Senators Seek to Curb Federal Prison Sentences for Drug Crimes

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Corrections officer Travis Conklin, right, looks on as prisoners move through the state prison Thursday, March 3, 2011 in Jackson, Ga. (AP Photo/David Goldman)

Corrections officer Travis Conklin, right, looks on as prisoners move through the state prison Thursday, March 3, 2011 in Jackson, Ga. (AP Photo/David Goldman)

October 1, 2015

A bipartisan group of senators unveiled a comprehensive proposal on Thursday that would reduce federal prison sentences for nonviolent drug offenders and seek to cut down on recidivism.

The bill would be among the most significant criminal justice reform legislation in decades. It comes as support for reform has been growing on both sides of the aisle, both because of the overwhelming financial burden of mass incarceration and a push among legislators towards rehabilitation rather than punishment for drug offenses.

The bill’s major provisions would:

  • Reduce enhanced mandatory-minimum sentences for repeat drug offenders, including removing mandatory life sentence for three-strike offenders.
  • Limit offenses that trigger mandatory minimums to serious drug felonies.
  • Offer more discretion for judges to sentence low-level offenders below the 10-year mandatory minimum.
  • Limit — though not prohibit — solitary confinement for juveniles in federal custody.
  • Allow some nonviolent juveniles to seal or expunge their convictions.
  • Apply several sentencing reforms retroactively.
  • Require the Bureau of Prisons to come up with research-based programs to reduce recidivism.

The bill doesn’t do away with mandatory minimum sentencing entirely, something that a full 77 percent of Americans say they support. The federal prison population has boomed over the past 30 years, from 24,600 in 1980 to more than 200,000 last year, in part because of mandatory minimum sentencing for drug offenses.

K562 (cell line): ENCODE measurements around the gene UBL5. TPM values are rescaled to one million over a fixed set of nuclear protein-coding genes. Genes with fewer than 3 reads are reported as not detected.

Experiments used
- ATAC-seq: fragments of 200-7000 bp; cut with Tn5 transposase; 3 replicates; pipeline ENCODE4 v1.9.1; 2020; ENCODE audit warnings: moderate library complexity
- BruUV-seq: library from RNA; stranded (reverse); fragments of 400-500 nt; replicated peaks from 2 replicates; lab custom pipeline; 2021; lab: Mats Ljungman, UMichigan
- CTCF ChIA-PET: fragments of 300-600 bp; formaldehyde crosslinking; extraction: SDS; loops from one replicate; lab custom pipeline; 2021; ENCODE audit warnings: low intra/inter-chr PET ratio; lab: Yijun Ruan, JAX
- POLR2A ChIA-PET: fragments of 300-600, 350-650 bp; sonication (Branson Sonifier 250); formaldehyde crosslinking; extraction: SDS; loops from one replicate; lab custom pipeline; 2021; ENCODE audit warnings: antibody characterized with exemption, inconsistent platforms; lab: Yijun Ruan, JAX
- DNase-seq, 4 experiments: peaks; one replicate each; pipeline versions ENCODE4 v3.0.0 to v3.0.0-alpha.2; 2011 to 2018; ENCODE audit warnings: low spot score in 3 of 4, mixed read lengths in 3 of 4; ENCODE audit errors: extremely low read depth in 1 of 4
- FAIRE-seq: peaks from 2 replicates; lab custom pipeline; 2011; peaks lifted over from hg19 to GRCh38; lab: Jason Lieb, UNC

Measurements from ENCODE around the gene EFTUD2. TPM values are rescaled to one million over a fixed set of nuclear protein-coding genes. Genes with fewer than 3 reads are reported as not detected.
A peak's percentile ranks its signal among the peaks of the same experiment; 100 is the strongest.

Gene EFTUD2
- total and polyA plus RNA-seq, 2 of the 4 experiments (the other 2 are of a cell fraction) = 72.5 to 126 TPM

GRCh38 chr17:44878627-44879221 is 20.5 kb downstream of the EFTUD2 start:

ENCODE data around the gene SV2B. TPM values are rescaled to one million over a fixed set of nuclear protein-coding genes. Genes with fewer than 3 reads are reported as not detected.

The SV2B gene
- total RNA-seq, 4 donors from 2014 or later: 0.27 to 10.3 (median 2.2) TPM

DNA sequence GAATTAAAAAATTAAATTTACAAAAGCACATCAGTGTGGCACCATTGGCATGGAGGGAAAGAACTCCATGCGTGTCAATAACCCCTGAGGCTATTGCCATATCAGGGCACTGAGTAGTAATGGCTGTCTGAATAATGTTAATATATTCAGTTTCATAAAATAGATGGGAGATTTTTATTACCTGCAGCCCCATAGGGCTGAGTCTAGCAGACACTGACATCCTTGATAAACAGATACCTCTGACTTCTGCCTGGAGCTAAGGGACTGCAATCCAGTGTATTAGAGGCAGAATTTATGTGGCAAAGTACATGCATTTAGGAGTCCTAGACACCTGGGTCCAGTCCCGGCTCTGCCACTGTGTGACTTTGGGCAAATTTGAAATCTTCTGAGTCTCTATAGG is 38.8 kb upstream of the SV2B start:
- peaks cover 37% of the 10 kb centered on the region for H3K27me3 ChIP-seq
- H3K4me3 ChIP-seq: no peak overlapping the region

The bill also introduces new mandatory minimum sentences for other crimes, such as violent felonies, some violent firearm offenders, those who commit interstate domestic violence or provide weapons or other materials to terrorists.

That’s one critique of the bill from some reform advocates, who say that minimum sentences are costly and mostly end up targeting low-level, nonviolent offenders.

“We believe that punishments must fit the crime and that a cookie-cutter approach too often gets in the way of justice,” said Anthony Romero, executive director of the American Civil Liberties Union, in a statement.

The senators said the bill would impact at least 6,500 people in the federal prison system. The bulk of the roughly 2.2 million people who are incarcerated today are in state prisons and jails.

Molly Gill, government affairs counsel for Families Against Mandatory Minimums, said the bill could go further, but added: “There’s going to be a lot of families who will benefit from this law and a lot of people who are going to get a lot of years back.”

The bill still must pass the Senate before moving to the House of Representatives for consideration. The White House hasn’t yet weighed in on the bill, but President Barack Obama has repeatedly called for comprehensive criminal justice reform.

Related film: Prison State

An intimate look at the cycle of mass incarceration in America and one state’s efforts to reverse the trend.


Sarah Childress

Sarah Childress, Former Series Senior Editor, FRONTLINE

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